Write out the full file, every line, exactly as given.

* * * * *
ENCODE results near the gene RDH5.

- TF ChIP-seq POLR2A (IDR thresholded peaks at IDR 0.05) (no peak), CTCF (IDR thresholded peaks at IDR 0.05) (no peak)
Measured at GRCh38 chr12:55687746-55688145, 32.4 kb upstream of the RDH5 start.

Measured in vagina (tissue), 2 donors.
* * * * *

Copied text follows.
ENCODE results near the gene RDH5.

- TF ChIP-seq POLR2A (IDR thresholded peaks at IDR 0.05) (no peak), CTCF (IDR thresholded peaks at IDR 0.05) (no peak)
Measured at GRCh38 chr12:55687746-55688145, 32.4 kb upstream of the RDH5 start.

Measured in vagina (tissue), 2 donors.